It is reported that the disease may present in two clinical types, a sudden vasculitic type presented stroke-like episodes or a progressive subacute type associated with cognitive dysfunction, confusion and memory loss [30]. Our study focused on cognitive impairments of the second type; the vasculitic type of HE was scarcely included. Some reports have suggested that there are elevated CSF protein levels in HE. Lumbar punctures were not performed in this study, but future studies should consider including this for laboratory diagnosis.

As there is no gold-standard diagnostic test for HE, neuropsychological tests are an important tool that can help to confirm diagnosis and assess the response to corticosteroid treatment [6]. We carried out a review of international papers that investigated cognitive impairment in HE; the research linking them was limited. Most of the relevant literature concerned case reports, using only Mini-Mental State Examination Scores (MMSE) for a rough assessment [31], [32]. There are few case reports that entail a comprehensive examination of cognitive impairment patterns to estimate the steroid response. Cummings [33] reports that pre-treatment testing revealed global cognitive impairment, with deficits in: overall mental status; simple and complex attention; nonverbal reasoning; line orientation; and list, story and figure learning and recall. In addition, Mazzu [34] and Fukunaga [35] showed a diffuse pattern of cognitive impairment that eventually progressed toward a selective deficit in executive functions and procedural memory. They also suggested that this pattern of cognitive impairment, characterized by widespread brain involvement, primarily implicated the frontal lobe [34], [35].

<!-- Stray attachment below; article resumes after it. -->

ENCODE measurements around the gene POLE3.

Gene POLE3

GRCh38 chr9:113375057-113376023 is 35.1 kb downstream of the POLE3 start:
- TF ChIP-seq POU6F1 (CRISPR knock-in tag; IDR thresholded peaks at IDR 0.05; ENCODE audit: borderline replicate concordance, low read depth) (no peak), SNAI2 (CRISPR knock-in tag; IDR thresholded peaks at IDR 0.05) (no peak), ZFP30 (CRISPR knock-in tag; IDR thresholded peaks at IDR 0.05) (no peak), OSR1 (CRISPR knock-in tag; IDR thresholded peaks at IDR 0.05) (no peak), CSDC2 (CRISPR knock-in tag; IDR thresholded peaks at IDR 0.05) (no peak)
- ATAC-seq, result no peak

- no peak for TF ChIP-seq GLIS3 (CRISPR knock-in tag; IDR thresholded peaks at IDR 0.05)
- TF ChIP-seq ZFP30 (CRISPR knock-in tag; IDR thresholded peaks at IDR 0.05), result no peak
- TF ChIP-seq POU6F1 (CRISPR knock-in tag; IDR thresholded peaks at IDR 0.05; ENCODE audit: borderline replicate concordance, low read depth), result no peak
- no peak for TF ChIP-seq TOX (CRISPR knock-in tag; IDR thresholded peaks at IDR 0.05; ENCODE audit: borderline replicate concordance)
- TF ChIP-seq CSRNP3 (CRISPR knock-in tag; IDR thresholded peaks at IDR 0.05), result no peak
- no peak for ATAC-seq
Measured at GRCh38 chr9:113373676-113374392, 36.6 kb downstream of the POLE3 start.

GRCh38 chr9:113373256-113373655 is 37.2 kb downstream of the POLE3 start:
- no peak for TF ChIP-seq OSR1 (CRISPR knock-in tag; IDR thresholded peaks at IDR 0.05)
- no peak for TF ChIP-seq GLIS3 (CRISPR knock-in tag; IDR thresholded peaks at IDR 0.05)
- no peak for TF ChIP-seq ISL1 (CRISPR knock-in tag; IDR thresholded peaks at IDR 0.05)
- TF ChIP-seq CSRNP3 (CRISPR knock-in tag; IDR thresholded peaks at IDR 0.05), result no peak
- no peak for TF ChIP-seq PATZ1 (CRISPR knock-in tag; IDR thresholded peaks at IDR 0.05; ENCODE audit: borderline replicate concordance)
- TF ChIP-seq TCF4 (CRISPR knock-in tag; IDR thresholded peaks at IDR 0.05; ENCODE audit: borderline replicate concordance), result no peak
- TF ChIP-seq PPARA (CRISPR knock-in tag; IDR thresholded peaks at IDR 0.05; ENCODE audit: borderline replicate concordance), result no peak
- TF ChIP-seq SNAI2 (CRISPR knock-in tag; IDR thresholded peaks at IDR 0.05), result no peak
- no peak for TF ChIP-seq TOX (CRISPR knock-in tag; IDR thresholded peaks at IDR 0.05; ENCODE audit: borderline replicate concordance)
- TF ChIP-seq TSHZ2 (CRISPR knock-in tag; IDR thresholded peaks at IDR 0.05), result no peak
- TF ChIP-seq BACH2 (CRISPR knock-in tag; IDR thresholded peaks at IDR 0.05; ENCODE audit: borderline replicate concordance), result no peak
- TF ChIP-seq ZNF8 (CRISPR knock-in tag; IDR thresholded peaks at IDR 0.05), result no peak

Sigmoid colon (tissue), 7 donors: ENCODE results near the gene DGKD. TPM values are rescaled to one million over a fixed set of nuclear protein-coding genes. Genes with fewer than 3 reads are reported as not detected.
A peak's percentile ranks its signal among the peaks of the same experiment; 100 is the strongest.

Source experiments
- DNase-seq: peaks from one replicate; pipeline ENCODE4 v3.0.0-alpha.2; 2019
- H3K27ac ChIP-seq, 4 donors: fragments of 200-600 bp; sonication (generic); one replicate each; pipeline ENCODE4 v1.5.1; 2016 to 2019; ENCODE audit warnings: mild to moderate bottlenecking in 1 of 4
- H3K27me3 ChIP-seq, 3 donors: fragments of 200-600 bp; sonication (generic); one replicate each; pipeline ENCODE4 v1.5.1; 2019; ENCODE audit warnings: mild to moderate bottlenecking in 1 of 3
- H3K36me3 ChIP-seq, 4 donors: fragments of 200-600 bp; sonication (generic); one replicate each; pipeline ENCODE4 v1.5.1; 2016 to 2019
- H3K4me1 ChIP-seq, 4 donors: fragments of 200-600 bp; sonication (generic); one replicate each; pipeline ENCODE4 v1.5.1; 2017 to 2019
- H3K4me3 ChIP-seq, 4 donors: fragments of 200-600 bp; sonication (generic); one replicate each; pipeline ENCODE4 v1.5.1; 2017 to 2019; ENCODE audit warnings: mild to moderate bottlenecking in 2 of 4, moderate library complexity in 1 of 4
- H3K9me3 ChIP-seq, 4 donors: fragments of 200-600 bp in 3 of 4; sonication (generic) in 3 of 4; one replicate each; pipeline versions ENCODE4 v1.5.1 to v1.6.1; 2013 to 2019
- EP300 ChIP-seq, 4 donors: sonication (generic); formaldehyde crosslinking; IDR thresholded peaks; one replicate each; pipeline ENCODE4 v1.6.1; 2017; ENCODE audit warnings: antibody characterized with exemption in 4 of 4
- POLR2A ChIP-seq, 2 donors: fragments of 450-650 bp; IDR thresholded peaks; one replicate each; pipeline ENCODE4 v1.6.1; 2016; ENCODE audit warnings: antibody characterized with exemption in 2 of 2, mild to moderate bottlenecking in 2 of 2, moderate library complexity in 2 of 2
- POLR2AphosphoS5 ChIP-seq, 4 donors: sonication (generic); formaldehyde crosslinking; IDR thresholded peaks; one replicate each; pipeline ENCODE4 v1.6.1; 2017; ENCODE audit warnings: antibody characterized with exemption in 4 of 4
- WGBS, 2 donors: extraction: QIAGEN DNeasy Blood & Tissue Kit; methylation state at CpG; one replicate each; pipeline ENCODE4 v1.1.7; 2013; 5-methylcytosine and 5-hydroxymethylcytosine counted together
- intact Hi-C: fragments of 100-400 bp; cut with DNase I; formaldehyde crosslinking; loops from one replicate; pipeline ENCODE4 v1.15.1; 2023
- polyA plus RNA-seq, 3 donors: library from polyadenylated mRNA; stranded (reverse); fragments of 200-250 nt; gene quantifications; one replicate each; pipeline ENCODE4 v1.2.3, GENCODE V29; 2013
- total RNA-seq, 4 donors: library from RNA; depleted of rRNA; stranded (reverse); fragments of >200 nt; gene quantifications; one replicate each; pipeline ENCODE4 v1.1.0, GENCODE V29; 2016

To investigate the cognitive impairment pattern of HE in a systematic manner, we recruited HE patients with mild, pre-treatment cognitive impairment, and compared the results with mild AD patients, and normal elders. To the best of our knowledge, it is the first statistical analysis of cognitive impairment associated with Hashimoto’s encephalopathy. The results showed that the scores for the HE group were worse than those of the normal control group in most tests. However, there was no difference between these two groups in terms of BNT. This suggested that there was an overall impairment in cognitive function for the HE patients, but long-term semantic memory (naming ability) remained unaffected. This pattern of cognitive impairment was associated with diffuse brain involvement, but rarely implicated the temporal cortex. However, when comparisons were made between the HE group and the mild AD group (who were matched for education, gender and MMSE scores), there was no significant difference in performance, indicating that HE might show a similar pattern of cognitive impairment to AD.

The patients’ cognitive function improved to some extent during or after steroid treatment; MMSE scores were elevated to 28–30/30. This is consistent with the generally accepted viewpoint that treatment with steroids promotes marked clinical improvement and usually infers a good prognosis [27][30], [34], [35]. This is of considerable importance for patients with rare but treatable causes of encephalopathy presenting with acute or subacute cognitive decline. Unfortunately, a comprehensive follow-up neuropsychological battery was not carried out. Further studies are needed to verify the detailed pattern of improvement following treatment.